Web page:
Forecast upped to 4.5-5.5% as S’pore feels effect of rising food and oil prices
(SINGAPORE) Singapore’s inflation will get worse before it gets better, the Ministry of Trade and Industry (MTI) said yesterday, expecting inflation to peak in the first half of 2008 before moderating in the second half.
The government raised its full-year forecast for the headline consumer price index (CPI) to 4.5-5.5 per cent, from 3.5-4.5 per cent previously.
Rising food and oil prices globally have filtered through to domestic prices of food and oil-related items here, MTI said.
Last year, Singapore’s CPI grew 2.1 per cent year-on-year after growing by one per cent in 2006. It hit a 25-year high in December when it grew 4.4 per cent year-on-year. It rose 4.1 per cent for the fourth quarter.
MTI second permanent secretary Ravi Menon noted that part of the increase in the headline inflation here was due to the one-off effect of the two percentage-point hike since last July and technical factors like the revision of annual values of HDB flats.
‘We expect inflation to get worse before it gets better,’ he said at a media briefing yesterday. ‘The revised forecast is premised on fairly high inflation rates in the next few months. This is only to be expected given the very low base in the first half of last year.’
While inflation is expected to taper off in the second half during which the effect of the GST hike wanes, a return to the low inflation rates enjoyed in recent years will not happen any time soon as commodity prices are still likely to rise albeit at a slower pace than in 2007, Mr Menon added.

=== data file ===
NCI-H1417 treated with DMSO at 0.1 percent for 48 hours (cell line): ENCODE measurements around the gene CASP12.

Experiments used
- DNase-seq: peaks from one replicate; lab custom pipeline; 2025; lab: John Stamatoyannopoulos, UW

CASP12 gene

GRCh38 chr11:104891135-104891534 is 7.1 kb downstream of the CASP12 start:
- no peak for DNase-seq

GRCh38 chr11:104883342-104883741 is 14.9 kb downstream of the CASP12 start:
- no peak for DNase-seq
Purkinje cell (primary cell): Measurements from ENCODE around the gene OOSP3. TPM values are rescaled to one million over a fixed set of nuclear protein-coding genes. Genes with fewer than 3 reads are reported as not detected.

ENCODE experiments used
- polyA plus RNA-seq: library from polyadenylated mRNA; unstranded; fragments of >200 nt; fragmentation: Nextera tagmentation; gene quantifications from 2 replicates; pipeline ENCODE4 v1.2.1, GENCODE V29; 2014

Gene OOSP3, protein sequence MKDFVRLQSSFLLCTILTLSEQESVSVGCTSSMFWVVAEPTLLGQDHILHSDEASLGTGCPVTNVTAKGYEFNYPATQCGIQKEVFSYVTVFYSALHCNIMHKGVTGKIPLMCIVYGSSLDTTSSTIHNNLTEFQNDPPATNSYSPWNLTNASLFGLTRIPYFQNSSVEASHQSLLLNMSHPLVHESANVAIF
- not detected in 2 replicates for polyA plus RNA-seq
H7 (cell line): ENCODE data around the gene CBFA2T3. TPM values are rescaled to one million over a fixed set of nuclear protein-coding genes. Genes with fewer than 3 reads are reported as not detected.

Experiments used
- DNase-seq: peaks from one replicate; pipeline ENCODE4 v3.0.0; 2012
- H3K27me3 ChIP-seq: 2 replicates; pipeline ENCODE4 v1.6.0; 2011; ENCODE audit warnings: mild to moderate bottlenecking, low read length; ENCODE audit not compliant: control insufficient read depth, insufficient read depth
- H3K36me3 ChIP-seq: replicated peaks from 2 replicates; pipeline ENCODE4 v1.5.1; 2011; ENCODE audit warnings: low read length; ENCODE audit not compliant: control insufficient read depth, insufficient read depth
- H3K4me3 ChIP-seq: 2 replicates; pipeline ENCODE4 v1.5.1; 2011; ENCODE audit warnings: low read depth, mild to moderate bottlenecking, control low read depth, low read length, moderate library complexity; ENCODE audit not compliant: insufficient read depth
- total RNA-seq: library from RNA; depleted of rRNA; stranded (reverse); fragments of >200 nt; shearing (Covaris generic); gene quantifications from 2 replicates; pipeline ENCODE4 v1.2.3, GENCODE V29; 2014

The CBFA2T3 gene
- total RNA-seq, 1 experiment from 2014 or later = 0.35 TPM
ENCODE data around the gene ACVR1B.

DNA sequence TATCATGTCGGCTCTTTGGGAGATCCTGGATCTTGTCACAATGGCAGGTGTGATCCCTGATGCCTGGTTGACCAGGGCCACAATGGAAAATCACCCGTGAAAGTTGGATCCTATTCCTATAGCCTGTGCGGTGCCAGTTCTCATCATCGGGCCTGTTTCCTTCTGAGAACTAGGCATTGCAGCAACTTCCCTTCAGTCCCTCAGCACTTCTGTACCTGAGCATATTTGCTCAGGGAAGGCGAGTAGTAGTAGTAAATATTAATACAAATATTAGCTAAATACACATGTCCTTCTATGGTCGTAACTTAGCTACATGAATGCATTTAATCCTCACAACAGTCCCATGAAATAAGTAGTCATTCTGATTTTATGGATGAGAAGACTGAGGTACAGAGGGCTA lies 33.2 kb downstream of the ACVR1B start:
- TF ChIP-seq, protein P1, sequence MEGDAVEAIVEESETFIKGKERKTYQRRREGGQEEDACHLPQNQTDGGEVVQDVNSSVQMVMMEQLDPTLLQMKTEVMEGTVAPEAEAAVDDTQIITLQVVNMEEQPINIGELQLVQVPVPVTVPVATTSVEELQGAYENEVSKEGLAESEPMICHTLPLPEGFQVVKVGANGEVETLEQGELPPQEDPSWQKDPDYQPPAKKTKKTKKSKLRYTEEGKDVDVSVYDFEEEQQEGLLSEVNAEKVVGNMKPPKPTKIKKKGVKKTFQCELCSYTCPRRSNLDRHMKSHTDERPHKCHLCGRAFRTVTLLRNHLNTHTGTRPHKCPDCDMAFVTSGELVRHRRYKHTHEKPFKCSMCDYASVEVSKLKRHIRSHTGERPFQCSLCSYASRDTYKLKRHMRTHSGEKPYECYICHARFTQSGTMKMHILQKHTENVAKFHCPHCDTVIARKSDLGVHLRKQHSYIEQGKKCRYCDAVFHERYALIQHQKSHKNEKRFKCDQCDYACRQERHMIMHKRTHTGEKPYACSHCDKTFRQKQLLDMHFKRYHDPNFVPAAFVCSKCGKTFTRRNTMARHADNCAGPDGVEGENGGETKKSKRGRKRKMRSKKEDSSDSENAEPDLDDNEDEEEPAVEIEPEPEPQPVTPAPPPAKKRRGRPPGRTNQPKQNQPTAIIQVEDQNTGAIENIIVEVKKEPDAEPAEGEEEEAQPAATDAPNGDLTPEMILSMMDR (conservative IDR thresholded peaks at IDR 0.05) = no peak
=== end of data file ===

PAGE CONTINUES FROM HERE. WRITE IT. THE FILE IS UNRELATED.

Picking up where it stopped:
When asked if the Monetary Authority of Singapore (MAS) would be prompted to change its monetary policy stance given the higher inflation outlook, MAS deputy managing director Ong Chong Tee said the current monetary policy stance ‘remains appropriate and the macroecnomic and inflation outlook has been broadly consistent with the planning parameters’.
This policy of a modest and gradual appreciation of the S$NEER policy band has been in place since April 2004. Mr Menon noted that the current inflation outlook has to be viewed in the context of historically low inflation. For the last 40 years, Singapore’s inflation rate averaged 1.5 per cent, excluding the two oil shocks in the mid
1970s and early 1980s. Average inflation for the past 10 years was half that rate at 0.7 per cent due to the weak global demand in the aftermath of the Asian financial crisis, the downswing of the technology cycle and disinflationary impact from the emergence of China and other economies.
After years of low inflation, the world is now returning to ‘a more normal inflation environment,’ Mr Menon said.
But he added that the fact that long-term bond yields remain low and reflect that despite the current spike in inflation, the long-term inflation outlook remains low. And as long as jobs are created and wages grow, the impact of inflationary pressures will be dampened.
A recent report released by the Department of Statistics shows that household income has risen faster than inflation. Average household income from work was 32.4 per cent higher than 10 years ago, while consumer prices rose by a smaller 7.6 per cent over the same period.
Ministry of Manpower divisional director (manpower planning and policy) Jeffrey Wong said he expects employment growth to be sustained into 2008, after adding a record 236,600 jobs in 2007.
Source: Business Times 15 Feb 08